In Taylor Jenkins Reid’s novel Malibu Rising , readers meet four famous siblings as they throw their annual end-of-summer party in Malibu. However, over the course of 24 hours, family drama ensues. The Washington Post calls this read “a fast-paced, engaging novel that smoothly transports readers.”
“Let Me Tell You What I Mean” by Joan Didion
Between 1968 and 2000, award-winning journalist and essayist Joan Didion wrote 12 pieces about a variety of well-known figures, ranging from Ernest Hemingway and Nancy Reagan to Martha Stewart. Now, these works have been gathered in the essay collection Let Me Tell You What I Mean . Bret Easton Ellis writes that Didion’s “prose remains peerless,” so, if you’re a fan of the iconic writer, this is a must-read.
“Intimacies” by Katie Kitamura
Intimacies is Katie Kitamura’s fourth novel, following 2017’s critically acclaimed A Separation . In it, an interpreter for the International Court at the Hague gets drawn into a political scandal after agreeing to translate for a former world leader and potential criminal. The novel is a fascinating investigation into the instability of language and how it influences identity. Dana Spiotta describes Intimacies as “a haunting, precise, and morally astute novel that reads like a psychological thriller.”
“Detransition, Baby” by Torrey Peters
In Detransition, Baby , Torrey Peters tells a witty and nuanced story about partnership, parenthood and identity. About the novel, Ginny Hogan from the New York Times states “[Detransition, Baby upends] our traditional, gendered notions of what parenthood can look like.”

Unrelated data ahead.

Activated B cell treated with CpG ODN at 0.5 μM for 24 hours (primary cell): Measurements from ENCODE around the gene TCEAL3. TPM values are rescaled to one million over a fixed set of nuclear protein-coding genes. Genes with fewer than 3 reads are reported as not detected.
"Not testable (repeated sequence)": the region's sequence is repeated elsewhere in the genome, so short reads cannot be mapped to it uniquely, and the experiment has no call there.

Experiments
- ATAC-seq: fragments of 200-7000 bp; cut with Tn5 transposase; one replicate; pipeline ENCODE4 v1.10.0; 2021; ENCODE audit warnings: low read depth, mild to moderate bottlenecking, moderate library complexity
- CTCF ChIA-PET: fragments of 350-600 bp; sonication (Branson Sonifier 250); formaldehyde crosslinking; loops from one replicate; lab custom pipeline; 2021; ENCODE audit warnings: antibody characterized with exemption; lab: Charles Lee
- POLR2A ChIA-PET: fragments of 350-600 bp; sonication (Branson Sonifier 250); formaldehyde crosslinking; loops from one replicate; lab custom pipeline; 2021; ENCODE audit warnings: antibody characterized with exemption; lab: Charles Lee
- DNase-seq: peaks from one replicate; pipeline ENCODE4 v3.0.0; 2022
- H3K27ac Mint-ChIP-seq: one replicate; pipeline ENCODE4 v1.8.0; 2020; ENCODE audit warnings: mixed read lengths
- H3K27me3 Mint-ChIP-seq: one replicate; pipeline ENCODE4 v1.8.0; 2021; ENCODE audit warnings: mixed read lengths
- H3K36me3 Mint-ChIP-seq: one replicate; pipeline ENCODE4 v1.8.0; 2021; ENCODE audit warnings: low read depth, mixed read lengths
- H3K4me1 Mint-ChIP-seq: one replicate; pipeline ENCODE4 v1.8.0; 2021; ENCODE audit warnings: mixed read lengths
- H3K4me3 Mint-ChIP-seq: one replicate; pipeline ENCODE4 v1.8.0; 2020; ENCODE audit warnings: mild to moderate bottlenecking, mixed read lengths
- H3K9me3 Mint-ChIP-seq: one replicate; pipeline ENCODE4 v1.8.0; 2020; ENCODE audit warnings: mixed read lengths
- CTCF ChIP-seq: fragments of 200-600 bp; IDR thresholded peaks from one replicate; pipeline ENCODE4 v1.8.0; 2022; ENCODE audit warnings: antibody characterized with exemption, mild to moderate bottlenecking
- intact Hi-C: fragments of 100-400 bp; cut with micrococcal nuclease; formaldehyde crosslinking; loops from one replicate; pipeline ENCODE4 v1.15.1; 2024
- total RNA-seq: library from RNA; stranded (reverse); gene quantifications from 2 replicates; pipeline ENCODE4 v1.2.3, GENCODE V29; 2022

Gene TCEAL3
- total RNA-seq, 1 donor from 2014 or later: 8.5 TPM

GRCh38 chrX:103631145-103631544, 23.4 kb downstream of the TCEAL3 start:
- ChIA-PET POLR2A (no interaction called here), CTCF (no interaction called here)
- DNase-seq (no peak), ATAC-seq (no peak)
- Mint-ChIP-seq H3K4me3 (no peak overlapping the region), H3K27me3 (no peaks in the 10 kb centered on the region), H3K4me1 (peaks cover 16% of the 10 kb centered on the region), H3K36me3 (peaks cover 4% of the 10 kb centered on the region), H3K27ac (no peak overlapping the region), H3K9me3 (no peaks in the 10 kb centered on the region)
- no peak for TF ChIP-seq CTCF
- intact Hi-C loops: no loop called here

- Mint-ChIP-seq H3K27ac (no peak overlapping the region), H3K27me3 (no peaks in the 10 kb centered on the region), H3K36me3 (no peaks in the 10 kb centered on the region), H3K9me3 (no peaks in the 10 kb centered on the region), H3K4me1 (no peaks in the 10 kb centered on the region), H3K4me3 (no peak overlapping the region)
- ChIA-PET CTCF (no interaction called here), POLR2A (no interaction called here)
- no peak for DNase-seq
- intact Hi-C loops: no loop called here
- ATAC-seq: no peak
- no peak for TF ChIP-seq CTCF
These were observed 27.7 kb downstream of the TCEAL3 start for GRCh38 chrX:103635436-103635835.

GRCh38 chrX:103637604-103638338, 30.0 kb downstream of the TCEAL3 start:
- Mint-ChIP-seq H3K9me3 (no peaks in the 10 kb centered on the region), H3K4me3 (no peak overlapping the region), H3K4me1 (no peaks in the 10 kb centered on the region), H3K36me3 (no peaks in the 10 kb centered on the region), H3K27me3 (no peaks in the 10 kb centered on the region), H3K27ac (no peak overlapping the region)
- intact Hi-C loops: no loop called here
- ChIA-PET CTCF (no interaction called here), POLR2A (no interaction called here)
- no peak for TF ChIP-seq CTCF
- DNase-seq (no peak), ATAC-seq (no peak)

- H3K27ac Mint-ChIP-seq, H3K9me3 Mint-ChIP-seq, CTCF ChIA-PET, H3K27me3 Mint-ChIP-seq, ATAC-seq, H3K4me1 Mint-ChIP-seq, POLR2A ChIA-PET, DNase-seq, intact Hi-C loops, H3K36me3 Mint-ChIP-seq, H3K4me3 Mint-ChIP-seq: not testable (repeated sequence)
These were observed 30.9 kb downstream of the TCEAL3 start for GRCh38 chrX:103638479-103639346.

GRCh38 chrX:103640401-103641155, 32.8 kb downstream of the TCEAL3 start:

“Second Place” by Rachel Cusk
In Rachel Cusk’s novel Second Place , a follow up to her brilliant Outline trilogy, a woman invites an artist she admires to live in her remote guesthouse for the summer. As the stay unfolds, a series of unexpected events spurs revelations about womanhood, marriage and security. About Second Place , Jenny Singer from Glamour writes “there is mayhem; surprising sweetness and brilliant observations tumble from every page.”
“Sellout: The Major-Label Feeding Frenzy That Swept Punk, Emo, and Hardcore ” by Dan Ozzi
In Sellout: The Major-Label Feeding Frenzy That Swept Punk, Emo, and Hardcore , rock critic Dan Ozzi traces the stories of eleven separate bands that transitioned from the indie scene to achieve mainstream success in the ‘90s. Including interviews and anecdotes from bands like Green Day, Jimmy Eat World and Blink-182, this is a must-read for any music lover.
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The 11 Best Book Review Sites and Book Rating Sites
Knowing where to buy books can be challenging. So, here are the best book review sites to help you avoid buying books that you'll regret reading.
Nobody likes to spend money on a new book only to face that overwhelming feeling of disappointment when it doesn't live up to your expectations.
The solution is to check out a few book review sites before you hit the shops. The greater the diversity of opinions you can gather, the more confidence you can have that you'll enjoy the title.